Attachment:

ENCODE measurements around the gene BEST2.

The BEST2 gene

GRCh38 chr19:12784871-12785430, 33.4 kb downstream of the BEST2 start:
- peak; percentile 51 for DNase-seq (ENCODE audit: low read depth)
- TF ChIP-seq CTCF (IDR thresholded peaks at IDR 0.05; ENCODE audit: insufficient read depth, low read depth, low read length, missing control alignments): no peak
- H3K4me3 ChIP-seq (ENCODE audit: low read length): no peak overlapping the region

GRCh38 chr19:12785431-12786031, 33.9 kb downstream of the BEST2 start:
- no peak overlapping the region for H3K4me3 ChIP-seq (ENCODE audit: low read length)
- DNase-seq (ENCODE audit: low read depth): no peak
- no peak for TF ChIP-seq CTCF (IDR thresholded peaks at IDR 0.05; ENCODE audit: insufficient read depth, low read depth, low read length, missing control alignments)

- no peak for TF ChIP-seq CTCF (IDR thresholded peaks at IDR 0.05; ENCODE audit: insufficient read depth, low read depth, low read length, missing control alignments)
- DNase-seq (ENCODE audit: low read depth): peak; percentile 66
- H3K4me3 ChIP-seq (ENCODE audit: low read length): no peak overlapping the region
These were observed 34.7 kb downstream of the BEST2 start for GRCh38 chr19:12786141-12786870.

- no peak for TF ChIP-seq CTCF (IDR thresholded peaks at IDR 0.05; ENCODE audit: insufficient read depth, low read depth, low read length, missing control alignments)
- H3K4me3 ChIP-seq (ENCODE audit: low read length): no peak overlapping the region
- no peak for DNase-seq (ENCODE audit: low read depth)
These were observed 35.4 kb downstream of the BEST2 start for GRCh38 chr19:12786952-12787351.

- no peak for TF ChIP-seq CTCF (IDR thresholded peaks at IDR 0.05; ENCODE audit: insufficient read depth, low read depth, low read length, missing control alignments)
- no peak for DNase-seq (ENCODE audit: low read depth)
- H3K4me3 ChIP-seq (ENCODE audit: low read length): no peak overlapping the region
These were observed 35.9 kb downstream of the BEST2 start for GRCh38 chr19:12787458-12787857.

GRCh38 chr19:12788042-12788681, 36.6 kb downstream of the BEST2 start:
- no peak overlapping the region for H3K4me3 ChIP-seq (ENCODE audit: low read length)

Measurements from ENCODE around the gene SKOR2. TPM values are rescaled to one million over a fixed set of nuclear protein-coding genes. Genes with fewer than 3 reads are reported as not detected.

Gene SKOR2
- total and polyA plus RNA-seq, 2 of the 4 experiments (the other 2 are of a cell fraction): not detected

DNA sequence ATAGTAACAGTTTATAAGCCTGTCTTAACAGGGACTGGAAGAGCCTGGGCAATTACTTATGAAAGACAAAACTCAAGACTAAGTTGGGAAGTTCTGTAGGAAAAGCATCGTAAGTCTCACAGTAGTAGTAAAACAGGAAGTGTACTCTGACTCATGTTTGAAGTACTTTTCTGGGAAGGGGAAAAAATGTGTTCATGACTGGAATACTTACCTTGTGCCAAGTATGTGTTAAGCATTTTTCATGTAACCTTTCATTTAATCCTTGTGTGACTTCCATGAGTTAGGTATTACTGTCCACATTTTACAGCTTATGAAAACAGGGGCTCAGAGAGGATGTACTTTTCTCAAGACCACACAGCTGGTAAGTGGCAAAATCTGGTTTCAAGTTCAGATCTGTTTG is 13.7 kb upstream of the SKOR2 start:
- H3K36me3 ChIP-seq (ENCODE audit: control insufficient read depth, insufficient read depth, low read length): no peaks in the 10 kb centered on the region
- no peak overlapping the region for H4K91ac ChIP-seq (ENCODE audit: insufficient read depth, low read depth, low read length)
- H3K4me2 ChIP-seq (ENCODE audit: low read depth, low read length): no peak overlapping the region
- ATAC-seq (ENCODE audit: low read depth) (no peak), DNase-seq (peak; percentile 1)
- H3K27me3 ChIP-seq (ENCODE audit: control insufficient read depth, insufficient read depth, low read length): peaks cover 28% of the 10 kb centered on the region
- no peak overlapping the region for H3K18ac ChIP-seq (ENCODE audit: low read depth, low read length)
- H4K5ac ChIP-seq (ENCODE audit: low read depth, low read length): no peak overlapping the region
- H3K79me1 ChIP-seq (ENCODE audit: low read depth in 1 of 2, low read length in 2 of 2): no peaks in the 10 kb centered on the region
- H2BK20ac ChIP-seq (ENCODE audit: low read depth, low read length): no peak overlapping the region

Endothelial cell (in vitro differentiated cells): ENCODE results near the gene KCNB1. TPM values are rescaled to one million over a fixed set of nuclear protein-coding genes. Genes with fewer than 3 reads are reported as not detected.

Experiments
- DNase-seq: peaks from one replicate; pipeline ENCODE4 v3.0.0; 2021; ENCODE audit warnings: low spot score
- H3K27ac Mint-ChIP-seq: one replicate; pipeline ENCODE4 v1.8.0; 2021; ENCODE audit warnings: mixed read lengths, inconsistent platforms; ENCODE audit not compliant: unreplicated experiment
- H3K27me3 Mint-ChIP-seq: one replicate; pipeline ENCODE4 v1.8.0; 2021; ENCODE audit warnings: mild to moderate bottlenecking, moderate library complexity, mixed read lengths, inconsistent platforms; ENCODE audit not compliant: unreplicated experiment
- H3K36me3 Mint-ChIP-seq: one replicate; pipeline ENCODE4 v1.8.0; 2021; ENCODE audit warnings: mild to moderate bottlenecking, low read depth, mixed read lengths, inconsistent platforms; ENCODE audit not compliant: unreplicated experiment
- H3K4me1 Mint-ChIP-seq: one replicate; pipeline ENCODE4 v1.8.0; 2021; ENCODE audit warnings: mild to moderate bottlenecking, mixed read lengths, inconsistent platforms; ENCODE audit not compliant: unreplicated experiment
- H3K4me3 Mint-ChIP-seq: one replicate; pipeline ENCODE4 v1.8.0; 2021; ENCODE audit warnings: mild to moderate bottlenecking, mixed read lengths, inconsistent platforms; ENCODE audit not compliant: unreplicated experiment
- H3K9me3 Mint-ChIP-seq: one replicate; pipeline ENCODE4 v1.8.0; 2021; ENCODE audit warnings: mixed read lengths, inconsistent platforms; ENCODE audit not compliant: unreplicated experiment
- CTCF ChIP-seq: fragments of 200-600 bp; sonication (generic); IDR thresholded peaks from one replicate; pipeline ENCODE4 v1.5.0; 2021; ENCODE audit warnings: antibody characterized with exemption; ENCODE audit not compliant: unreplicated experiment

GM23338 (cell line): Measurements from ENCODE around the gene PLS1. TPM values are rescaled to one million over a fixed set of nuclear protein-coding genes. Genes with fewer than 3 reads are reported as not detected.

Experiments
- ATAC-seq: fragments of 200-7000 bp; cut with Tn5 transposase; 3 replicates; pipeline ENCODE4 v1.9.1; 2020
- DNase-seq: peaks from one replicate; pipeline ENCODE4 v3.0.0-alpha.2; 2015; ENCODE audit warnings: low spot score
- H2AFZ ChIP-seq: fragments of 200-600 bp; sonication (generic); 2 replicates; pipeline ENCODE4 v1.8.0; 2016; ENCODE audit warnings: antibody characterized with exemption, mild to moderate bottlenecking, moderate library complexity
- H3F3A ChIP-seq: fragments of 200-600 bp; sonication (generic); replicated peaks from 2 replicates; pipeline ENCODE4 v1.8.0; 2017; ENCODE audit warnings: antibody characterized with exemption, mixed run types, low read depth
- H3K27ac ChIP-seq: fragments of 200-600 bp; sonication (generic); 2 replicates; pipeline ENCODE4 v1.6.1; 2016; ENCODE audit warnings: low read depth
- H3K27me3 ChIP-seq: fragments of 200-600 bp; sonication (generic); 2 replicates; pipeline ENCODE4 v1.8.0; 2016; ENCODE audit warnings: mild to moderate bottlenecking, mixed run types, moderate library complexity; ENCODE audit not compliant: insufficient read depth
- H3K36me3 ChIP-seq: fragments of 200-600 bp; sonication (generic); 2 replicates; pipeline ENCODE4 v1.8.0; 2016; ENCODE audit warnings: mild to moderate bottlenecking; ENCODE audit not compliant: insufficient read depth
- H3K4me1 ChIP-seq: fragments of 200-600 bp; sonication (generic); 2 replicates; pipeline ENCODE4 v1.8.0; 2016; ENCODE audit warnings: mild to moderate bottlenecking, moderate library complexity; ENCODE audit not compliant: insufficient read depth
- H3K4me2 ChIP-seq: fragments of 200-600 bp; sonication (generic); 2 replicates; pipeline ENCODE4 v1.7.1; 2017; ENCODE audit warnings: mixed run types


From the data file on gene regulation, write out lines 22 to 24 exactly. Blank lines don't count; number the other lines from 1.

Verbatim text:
These were observed 35.9 kb downstream of the BEST2 start for GRCh38 chr19:12787458-12787857.

GRCh38 chr19:12788042-12788681, 36.6 kb downstream of the BEST2 start:
- no peak overlapping the region for H3K4me3 ChIP-seq (ENCODE audit: low read length)